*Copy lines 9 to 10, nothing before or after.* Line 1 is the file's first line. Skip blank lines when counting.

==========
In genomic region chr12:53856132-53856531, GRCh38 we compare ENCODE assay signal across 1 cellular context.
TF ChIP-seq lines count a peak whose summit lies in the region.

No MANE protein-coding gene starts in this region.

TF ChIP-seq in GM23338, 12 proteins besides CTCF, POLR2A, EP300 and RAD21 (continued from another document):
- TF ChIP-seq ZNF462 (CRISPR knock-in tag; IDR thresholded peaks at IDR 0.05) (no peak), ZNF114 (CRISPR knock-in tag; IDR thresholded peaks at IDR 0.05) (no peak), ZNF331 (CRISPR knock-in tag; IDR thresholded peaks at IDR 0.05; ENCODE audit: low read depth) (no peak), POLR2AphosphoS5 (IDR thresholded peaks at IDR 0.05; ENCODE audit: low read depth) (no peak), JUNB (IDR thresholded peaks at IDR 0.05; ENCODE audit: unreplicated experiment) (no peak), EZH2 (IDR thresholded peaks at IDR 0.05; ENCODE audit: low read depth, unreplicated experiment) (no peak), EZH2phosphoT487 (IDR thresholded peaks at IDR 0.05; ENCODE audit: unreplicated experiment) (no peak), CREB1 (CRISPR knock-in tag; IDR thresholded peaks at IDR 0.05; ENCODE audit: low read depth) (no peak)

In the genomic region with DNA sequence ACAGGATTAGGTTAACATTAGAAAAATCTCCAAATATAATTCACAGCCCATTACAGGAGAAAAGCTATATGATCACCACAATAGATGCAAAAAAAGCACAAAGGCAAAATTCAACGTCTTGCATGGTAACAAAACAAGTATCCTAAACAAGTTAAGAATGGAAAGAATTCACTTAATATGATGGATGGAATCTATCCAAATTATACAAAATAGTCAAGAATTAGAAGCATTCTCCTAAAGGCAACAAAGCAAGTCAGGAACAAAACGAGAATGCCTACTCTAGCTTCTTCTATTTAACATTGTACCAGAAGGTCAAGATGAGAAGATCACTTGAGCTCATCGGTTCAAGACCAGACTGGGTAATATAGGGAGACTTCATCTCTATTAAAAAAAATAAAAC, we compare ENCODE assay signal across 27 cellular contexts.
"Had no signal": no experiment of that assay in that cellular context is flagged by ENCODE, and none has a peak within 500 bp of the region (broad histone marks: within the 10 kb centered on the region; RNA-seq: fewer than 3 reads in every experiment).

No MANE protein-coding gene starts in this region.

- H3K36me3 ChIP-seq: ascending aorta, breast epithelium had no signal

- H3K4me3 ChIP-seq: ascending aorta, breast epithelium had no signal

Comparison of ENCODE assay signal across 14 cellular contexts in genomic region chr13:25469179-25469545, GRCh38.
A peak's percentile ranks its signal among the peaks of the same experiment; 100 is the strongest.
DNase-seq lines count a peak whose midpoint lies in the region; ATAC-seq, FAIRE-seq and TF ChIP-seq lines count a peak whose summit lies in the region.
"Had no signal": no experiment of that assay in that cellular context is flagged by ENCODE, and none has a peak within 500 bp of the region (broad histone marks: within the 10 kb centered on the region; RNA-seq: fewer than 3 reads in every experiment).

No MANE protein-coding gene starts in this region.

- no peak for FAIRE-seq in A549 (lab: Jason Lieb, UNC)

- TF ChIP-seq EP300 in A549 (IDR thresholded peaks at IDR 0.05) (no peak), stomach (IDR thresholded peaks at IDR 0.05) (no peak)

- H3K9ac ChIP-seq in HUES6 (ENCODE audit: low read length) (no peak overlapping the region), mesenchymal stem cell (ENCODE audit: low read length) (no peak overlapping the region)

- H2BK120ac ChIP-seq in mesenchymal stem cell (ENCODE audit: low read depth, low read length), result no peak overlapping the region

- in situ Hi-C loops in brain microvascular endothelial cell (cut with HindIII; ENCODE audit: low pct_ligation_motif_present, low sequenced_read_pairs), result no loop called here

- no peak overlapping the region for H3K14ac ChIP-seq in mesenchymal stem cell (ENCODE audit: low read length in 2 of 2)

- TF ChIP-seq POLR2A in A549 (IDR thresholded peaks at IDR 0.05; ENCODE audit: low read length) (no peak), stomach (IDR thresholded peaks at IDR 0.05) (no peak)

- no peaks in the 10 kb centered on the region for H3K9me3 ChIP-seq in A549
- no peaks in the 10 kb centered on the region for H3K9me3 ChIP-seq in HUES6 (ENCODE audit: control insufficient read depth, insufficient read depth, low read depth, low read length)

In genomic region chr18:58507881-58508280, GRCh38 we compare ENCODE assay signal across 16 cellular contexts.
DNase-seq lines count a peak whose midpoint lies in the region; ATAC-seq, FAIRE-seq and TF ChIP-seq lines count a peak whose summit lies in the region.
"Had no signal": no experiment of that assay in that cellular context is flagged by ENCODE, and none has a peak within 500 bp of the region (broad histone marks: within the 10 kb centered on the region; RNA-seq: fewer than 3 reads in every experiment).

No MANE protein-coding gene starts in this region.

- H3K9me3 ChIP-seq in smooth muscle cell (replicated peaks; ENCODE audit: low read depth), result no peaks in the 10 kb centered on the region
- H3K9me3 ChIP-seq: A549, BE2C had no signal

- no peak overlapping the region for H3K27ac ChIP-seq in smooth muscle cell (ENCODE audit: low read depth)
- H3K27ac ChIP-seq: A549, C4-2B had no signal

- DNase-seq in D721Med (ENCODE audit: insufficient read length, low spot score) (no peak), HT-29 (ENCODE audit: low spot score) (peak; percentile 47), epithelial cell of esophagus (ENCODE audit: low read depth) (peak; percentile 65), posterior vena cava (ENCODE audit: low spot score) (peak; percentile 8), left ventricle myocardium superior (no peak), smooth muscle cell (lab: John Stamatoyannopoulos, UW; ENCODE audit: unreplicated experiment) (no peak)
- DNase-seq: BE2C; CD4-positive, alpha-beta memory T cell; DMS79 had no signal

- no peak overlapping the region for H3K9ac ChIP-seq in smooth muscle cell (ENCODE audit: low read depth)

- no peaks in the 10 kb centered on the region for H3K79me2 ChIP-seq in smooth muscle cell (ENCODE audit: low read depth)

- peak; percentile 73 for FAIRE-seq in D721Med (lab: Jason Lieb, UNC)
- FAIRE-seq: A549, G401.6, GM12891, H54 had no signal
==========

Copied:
- H3K36me3 ChIP-seq: ascending aorta, breast epithelium had no signal

- H3K4me3 ChIP-seq: ascending aorta, breast epithelium had no signal